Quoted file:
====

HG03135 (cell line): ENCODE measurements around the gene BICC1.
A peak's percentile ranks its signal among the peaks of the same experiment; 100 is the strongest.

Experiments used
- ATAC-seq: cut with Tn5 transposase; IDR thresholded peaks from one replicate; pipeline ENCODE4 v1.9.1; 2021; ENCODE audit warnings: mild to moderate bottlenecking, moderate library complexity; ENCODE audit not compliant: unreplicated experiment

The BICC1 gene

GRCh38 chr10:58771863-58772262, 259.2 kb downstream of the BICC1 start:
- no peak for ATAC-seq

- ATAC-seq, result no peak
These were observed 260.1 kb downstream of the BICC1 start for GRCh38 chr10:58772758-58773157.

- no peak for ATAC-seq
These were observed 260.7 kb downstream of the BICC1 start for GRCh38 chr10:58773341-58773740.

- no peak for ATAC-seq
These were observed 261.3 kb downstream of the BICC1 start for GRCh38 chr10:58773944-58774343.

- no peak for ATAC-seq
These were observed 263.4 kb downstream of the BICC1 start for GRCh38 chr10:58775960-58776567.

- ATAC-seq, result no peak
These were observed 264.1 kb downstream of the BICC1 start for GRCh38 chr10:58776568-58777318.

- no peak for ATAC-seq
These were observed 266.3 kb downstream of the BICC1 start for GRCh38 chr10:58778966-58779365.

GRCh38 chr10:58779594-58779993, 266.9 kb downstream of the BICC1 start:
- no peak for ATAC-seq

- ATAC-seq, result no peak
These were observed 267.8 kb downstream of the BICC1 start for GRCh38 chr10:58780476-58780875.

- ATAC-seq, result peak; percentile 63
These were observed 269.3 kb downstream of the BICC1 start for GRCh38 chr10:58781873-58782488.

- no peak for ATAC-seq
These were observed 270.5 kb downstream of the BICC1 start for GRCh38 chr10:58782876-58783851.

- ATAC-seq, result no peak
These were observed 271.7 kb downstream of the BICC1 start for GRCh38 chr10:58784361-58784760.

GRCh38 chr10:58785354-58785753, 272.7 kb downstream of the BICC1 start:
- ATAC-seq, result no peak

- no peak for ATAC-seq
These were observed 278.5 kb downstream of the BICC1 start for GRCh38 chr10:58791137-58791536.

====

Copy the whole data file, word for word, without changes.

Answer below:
HG03135 (cell line): ENCODE measurements around the gene BICC1.
A peak's percentile ranks its signal among the peaks of the same experiment; 100 is the strongest.

Experiments used
- ATAC-seq: cut with Tn5 transposase; IDR thresholded peaks from one replicate; pipeline ENCODE4 v1.9.1; 2021; ENCODE audit warnings: mild to moderate bottlenecking, moderate library complexity; ENCODE audit not compliant: unreplicated experiment

The BICC1 gene

GRCh38 chr10:58771863-58772262, 259.2 kb downstream of the BICC1 start:
- no peak for ATAC-seq

- ATAC-seq, result no peak
These were observed 260.1 kb downstream of the BICC1 start for GRCh38 chr10:58772758-58773157.

- no peak for ATAC-seq
These were observed 260.7 kb downstream of the BICC1 start for GRCh38 chr10:58773341-58773740.

- no peak for ATAC-seq
These were observed 261.3 kb downstream of the BICC1 start for GRCh38 chr10:58773944-58774343.

- no peak for ATAC-seq
These were observed 263.4 kb downstream of the BICC1 start for GRCh38 chr10:58775960-58776567.

- ATAC-seq, result no peak
These were observed 264.1 kb downstream of the BICC1 start for GRCh38 chr10:58776568-58777318.

- no peak for ATAC-seq
These were observed 266.3 kb downstream of the BICC1 start for GRCh38 chr10:58778966-58779365.

GRCh38 chr10:58779594-58779993, 266.9 kb downstream of the BICC1 start:
- no peak for ATAC-seq

- ATAC-seq, result no peak
These were observed 267.8 kb downstream of the BICC1 start for GRCh38 chr10:58780476-58780875.

- ATAC-seq, result peak; percentile 63
These were observed 269.3 kb downstream of the BICC1 start for GRCh38 chr10:58781873-58782488.

- no peak for ATAC-seq
These were observed 270.5 kb downstream of the BICC1 start for GRCh38 chr10:58782876-58783851.

- ATAC-seq, result no peak
These were observed 271.7 kb downstream of the BICC1 start for GRCh38 chr10:58784361-58784760.

GRCh38 chr10:58785354-58785753, 272.7 kb downstream of the BICC1 start:
- ATAC-seq, result no peak

- no peak for ATAC-seq
These were observed 278.5 kb downstream of the BICC1 start for GRCh38 chr10:58791137-58791536.